Pullman, Washington: Wikis

  
  
  

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Pullman, Washington
—  City  —
Bryan Tower on the Pullman WSU campus at twilight
The location of Pullman in Washington
Coordinates: 46°43′57″N 117°10′18″W / 46.7325°N 117.17167°W / 46.7325; -117.17167Coordinates: 46°43′57″N 117°10′18″W / 46.7325°N 117.17167°W / 46.7325; -117.17167
Country United States
State Washington
County Whitman
Government
 - Mayor Glenn Johnson
Area
 - Total 9.0 sq mi (23.3 km2)
 - Land 9.0 sq mi (23.3 km2)
 - Water 0.0 sq mi (0.0 km2)
Elevation 2,352 ft (717 m)
Population (2008)
 - Total 27,150
 Density 2,740.8/sq mi (1,058.2/km2)
Time zone Pacific (PST) (UTC-8)
 - Summer (DST) PDT (UTC-7)
ZIP codes 99163-99165
Area code(s) 509
FIPS code 53-56625[1]
GNIS feature ID 1531905[2]
Website http://www.pullman-wa.gov/

Pullman is the largest city in Whitman County, Washington, United States. The population was 24,675 at the 2000 census, and was estimated at 27,150 in 2008 by the U.S. Census Bureau. Originally incorporated as Three Forks, the city was later renamed after George Pullman.

Pullman is best known as the home of Washington State University. Eight miles east of Pullman is Moscow, Idaho, home of the University of Idaho.

Contents

History

After the establishment of Whitman County in 1871, Bolin Farr in 1876, camping at the confluence of Dry Flat Creek and Missouri Flat Creek, on the bank of the Palouse River. Within the year Dan McKenzie and William Ellsworth arrived to stake claims for adjoining land. The first post office located there was named Three Forks. In the spring of 1881, Orville Stewart opened a general store and Bolin Farr platted about 10 acres (40,000 m2) of his land for a town. Pullman was incorporated in 1886 with a population of about 200 people. It was originally named Three Forks, after the three small rivers that converge there: Missouri Flat Creek, Dry Fork, and the South Fork of the Palouse River. Within the decade, Dan McKenzie and Charles Moore (of Moscow) replatted the site and named it for George Pullman of the Pullman Car Company.

In 1961, Pullman became a non-chartered code city under the Mayor-Council form of government. The city has an elected mayor with an elected seven-member council and an appointed administrative officer, the city supervisor. The current mayor is Glenn A. Johnson, who doubles as a professor at WSU's Edward R. Murrow College of Communication; he is the long-time WSU Cougars football announcer in Martin Stadium and the basketball announcer at Beasley Coliseum.

Local events

WSU's Beasley Performing Arts Coliseum provides a venue that attracts big-name entertainment to the region. There are also locally produced campus music and theater events, as well as productions of the Regional Theatre of the Palouse and the Pullman Civic Theatre.

The Washington-Idaho Symphony performs in Pullman and in the Lewiston-Clarkston area. The Idaho Washington Concert Chorale performs in the region, occasionally in Pullman. A highlight of the regional music scene is the Lionel Hampton Jazz Festival on the campus of the University of Idaho in nearby Moscow.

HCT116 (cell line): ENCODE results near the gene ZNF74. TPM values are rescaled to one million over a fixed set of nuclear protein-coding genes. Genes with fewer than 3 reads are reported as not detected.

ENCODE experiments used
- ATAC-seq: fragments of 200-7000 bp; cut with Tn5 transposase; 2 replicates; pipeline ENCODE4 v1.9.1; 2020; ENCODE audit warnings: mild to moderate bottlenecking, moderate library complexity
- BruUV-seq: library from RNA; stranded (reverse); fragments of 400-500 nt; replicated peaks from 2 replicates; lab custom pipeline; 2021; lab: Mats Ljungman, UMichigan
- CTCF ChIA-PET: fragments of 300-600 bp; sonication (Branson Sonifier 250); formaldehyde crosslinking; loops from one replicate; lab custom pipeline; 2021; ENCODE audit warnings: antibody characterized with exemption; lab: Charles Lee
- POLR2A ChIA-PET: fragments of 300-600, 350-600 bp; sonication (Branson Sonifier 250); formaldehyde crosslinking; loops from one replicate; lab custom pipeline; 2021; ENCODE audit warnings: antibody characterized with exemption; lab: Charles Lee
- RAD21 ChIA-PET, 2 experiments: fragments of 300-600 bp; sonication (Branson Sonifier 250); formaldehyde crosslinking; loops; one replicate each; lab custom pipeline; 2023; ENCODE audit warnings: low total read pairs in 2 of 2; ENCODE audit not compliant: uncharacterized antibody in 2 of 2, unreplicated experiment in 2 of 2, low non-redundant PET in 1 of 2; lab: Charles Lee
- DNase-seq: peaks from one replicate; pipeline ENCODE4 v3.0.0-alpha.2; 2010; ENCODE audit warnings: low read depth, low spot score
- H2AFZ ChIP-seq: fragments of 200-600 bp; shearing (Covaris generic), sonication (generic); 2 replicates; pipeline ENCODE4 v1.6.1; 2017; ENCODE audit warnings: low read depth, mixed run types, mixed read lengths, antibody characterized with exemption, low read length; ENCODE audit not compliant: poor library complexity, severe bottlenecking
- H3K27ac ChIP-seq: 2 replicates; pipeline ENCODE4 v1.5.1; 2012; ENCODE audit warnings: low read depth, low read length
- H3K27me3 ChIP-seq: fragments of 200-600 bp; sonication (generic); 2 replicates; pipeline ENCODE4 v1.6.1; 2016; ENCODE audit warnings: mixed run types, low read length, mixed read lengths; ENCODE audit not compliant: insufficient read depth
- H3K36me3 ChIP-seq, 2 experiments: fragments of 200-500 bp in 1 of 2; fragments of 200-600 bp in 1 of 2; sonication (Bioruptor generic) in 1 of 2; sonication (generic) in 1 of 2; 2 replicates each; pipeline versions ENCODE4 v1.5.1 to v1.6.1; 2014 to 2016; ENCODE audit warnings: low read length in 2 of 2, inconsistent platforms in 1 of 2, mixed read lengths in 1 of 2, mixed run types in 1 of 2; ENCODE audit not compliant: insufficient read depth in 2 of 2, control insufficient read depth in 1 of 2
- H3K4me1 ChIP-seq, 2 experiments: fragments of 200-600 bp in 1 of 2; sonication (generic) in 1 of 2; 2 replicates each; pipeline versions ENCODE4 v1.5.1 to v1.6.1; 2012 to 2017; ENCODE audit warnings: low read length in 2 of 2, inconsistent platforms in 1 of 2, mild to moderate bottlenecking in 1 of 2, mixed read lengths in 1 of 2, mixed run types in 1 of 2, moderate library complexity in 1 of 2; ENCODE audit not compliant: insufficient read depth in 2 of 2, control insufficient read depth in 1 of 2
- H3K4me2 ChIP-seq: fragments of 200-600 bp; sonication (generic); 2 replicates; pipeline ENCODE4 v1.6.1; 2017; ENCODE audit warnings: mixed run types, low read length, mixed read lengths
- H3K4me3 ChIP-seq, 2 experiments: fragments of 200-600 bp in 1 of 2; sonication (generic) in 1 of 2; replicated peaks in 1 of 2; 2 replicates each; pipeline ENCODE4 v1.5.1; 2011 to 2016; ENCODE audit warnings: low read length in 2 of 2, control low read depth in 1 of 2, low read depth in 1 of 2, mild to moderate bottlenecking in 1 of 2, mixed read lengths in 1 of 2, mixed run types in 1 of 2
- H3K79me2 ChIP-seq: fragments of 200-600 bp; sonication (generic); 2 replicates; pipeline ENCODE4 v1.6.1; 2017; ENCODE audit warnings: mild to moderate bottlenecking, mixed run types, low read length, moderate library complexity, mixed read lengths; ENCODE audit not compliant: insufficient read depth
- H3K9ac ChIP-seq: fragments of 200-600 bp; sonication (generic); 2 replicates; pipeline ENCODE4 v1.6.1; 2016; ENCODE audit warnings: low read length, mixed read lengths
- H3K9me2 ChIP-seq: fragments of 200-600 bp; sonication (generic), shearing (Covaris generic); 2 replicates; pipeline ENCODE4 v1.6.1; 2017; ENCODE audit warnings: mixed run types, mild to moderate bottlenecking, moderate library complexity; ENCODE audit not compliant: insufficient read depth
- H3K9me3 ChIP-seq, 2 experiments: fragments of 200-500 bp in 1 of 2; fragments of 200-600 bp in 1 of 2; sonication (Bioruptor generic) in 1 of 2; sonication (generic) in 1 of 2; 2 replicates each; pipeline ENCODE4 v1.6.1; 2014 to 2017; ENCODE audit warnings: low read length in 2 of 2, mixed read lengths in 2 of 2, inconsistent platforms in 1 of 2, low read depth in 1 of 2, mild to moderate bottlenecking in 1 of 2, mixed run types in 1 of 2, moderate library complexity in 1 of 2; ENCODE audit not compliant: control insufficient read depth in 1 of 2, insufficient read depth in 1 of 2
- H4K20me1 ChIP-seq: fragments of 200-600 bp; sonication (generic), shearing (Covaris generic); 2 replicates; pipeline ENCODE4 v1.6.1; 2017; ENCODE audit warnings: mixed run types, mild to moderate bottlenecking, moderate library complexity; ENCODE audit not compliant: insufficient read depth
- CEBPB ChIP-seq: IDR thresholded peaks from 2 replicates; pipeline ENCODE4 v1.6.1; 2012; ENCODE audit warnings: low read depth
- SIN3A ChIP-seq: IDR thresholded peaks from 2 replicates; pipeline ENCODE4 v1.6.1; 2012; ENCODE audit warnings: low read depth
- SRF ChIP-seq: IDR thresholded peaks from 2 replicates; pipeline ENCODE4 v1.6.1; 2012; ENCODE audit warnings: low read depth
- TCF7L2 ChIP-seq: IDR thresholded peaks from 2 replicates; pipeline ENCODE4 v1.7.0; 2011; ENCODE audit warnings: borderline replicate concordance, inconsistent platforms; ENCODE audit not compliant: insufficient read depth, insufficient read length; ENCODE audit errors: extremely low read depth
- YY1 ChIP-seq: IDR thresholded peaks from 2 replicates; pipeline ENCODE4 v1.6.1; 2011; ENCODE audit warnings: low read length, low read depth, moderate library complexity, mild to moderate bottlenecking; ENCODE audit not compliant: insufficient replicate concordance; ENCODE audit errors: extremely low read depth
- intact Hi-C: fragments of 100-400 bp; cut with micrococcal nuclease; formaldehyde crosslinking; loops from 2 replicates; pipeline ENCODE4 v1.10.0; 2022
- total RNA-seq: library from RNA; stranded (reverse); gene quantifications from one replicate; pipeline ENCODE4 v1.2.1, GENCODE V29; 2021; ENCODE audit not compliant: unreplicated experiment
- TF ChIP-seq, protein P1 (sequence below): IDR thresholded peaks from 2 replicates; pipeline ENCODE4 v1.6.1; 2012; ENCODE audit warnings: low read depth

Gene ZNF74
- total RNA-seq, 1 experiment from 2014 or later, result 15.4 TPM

The university art museum hosts world-class art exhibits.

The city is home to the National Lentil Festival, held annually during harvest season.

In town and on the WSU campus there are Pac-10 football, basketball and other sports, as well as activity-filled football weekends. Every 2 years, WSU and Pullman host the Apple Cup football competition.

Neighborhoods

Entrance sign to Pullman, WA

Pullman sits on four major hills that divide the city into nearly equal quarters. These neighborhoods include Military Hill found north of the Palouse River and west of North Grand Avenue. Pioneer Hill found South of Main Street and the Downtown area and east of South Grand Avenue. College Hill on found north of Main Street and east of North Grand Avenue. Washington State University is located on this hill. Lastly, Sunnyside Hill is found south of Davis Way and west of South Grand Avenue.

An expanding high-tech industry is located on the north end of the city, anchored by Schweitzer Engineering Laboratories (SEL), founded by Edmund Schweitzer, a Ph.D. graduate of WSU. SEL and other firms are located within the 107-acre (0.43 km2) Pullman Industrial Park, run by the Port of Whitman County.

Schools

The Pullman School District consists of the following:

  • Franklin primary school
  • Jefferson primary school
  • Sunnyside primary school
  • Lincoln Middle School
  • Pullman High School

Pullman High School (PHS) is attended by about 700 students, and is the city's only public high school. It is located on Military Hill, and the mascot for its athletic teams is the Greyhound. PHS offers honors and advanced placement courses, along with Running Start course work through WSU and area community colleges.

Washington State University

Pullman is the site of the largest and original campus of Washington State University (WSU), an NCAA Division I school, and member of the Pac-10 Conference. WSU is well known for its veterinary medicine, architecture, engineering, agriculture, pharmacy, and communications schools.

Geography and climate